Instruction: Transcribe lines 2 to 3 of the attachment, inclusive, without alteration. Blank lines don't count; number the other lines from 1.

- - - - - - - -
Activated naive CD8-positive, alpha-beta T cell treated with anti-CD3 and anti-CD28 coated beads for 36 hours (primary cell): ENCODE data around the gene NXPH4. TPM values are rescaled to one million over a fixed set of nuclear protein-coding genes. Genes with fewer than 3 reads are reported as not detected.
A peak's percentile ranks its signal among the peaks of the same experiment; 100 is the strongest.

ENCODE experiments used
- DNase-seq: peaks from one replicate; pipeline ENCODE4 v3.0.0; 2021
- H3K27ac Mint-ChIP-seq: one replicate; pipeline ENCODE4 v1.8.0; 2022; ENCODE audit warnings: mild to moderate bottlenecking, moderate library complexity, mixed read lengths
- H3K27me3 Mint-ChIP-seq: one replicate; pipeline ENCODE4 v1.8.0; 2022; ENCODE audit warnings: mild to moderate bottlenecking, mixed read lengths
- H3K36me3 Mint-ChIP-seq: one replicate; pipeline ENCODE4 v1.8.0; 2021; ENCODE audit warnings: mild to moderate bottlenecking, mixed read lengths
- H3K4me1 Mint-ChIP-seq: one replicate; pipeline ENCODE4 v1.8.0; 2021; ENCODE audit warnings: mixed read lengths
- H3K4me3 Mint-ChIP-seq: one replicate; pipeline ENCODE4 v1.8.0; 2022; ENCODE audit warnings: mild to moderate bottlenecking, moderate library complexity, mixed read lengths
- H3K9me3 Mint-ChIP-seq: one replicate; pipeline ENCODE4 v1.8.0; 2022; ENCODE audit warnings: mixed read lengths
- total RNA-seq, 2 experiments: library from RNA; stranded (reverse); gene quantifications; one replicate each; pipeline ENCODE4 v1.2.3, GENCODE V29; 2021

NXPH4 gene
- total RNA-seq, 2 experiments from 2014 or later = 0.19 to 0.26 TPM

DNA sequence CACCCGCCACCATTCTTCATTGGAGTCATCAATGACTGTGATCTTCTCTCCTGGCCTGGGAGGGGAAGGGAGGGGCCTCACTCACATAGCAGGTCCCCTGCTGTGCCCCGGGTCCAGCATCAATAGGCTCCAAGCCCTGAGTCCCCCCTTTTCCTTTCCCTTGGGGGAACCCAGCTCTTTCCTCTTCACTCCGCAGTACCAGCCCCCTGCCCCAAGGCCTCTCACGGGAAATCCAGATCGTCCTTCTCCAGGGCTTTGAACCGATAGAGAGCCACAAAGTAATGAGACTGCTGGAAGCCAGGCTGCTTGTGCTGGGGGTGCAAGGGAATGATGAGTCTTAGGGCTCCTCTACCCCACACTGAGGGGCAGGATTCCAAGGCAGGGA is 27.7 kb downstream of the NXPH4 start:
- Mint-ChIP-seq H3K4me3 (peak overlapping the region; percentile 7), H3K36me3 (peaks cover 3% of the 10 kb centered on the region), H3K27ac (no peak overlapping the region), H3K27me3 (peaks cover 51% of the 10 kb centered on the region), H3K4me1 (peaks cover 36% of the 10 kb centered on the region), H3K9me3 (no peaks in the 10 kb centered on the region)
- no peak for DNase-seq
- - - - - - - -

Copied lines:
A peak's percentile ranks its signal among the peaks of the same experiment; 100 is the strongest.

ENCODE experiments used